Gaijin on Getas Blog

History

History of the Kumano Kodo (Part 2 of the Kumano Kodo Series)

Posted on April 24th, 2014 by Mike Roberts

Kumano Kodo NewKumano has been considered a sacred area since prehistoric times. Shinto, the native religion of Japan, started during prehistoric times as nature worship. And it was during this time when the sacred sites of Kumano were first created. When Buddhism was introduced into Japan in the 6th century, Shinto and Buddhism merged together. It was during this time when the belief that Kumano as a Buddhist Pure Land became prevalent (in the 9th and 10th centuries), the sacred sites as we know them today were formed. Read the full post »

Kumano Kodo – Part 1: What is the Kumano Kodo?

Posted on March 23rd, 2014 by Mike Roberts

Entrance to the Hasshinmon-oji along the Nakahechi Trail

Entrance to the Hasshinmon-oji along the Nakahechi Trail

The Kumano Kodo is a large and complex subject, and could not be sufficiently discussed in one blog. So this is the first part of three blogs. I have found that few people, even people who are very familiar with Japan, know what the Kumano Kodo is. So this blog will define what the Kumano Kodo is. Part 2 will discuss the major trail routes that are part of the Kumano Kodo. And Part 3 will discuss the Kumano Sanzan.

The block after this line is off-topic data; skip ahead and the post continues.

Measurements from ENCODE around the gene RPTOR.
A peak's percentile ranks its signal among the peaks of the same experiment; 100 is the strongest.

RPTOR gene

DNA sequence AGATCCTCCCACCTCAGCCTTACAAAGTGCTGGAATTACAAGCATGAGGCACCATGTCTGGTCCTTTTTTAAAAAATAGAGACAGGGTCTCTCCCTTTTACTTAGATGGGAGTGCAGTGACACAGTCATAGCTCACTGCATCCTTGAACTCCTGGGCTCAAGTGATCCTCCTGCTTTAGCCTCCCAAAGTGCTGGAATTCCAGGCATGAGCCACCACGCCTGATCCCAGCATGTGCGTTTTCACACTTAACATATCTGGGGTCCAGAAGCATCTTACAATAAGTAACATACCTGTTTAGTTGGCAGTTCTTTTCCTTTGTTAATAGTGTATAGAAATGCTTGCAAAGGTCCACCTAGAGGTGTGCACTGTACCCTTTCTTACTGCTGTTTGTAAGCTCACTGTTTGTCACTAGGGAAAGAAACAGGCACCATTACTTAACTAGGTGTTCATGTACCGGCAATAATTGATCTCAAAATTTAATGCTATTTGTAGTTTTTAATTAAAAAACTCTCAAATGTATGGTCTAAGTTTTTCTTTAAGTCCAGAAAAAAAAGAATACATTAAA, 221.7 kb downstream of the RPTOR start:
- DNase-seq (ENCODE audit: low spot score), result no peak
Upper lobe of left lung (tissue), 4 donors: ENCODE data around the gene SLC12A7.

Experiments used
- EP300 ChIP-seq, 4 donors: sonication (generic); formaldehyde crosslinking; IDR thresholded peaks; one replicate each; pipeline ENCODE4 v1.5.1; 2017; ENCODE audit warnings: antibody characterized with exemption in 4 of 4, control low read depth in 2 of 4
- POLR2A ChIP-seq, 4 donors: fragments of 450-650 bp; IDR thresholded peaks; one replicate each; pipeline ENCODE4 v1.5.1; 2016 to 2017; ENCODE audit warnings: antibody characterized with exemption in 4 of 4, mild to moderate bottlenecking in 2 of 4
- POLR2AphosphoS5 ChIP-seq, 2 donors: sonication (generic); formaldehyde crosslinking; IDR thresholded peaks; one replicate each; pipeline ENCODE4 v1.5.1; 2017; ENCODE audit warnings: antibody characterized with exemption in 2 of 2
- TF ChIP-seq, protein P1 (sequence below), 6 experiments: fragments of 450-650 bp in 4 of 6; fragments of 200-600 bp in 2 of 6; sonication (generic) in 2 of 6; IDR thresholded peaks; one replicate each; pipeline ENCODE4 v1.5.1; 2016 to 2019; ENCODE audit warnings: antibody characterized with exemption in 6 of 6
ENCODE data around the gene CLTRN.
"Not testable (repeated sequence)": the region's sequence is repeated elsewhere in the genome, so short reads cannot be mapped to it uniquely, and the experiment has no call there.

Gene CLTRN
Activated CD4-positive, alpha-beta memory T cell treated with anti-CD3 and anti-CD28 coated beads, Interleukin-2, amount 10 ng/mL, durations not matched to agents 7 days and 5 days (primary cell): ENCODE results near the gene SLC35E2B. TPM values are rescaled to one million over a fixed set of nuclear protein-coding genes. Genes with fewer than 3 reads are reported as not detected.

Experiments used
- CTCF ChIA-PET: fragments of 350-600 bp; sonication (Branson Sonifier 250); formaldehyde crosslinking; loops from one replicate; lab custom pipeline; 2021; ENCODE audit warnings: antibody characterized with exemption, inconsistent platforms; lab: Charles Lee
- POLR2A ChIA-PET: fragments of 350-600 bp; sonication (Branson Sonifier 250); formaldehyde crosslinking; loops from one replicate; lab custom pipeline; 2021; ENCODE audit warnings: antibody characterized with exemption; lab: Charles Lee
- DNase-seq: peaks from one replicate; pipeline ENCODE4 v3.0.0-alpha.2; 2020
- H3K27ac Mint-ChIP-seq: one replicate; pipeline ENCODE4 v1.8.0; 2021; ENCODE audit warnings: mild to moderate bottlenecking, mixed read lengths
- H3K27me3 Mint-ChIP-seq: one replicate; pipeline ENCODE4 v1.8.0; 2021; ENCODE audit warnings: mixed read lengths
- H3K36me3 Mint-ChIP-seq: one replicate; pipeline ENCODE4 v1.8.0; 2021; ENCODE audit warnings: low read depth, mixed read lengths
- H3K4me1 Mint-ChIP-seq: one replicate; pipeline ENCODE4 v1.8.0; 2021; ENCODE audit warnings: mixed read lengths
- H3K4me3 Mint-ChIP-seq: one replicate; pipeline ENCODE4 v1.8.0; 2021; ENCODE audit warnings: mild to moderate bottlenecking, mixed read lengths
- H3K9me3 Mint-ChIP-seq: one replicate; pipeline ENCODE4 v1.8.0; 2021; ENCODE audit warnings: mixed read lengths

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Shinsengumi – Peace Keepers or Assassins?

Posted on August 20th, 2012 by Mike Roberts

Modern-day romanticized version of the Shinsengumi

Modern-day romanticized version of the Shinsengumi

The late Edo Period and early Meiji Period (approximately 1855 to 1875) was a very chaotic time in Japan and Kyoto. In 1854, the Tokugawa Shogunate was accused by fuedal lords around Japan of caving in to demands from Commodore Perry to open the harbors to American whaling ships. This was seen as an act of weakness, and many people began to call for the end of the Tokugawa Shogunate and the reinstatement of the emperor of Japan as the supreme power of the land. Read the full post »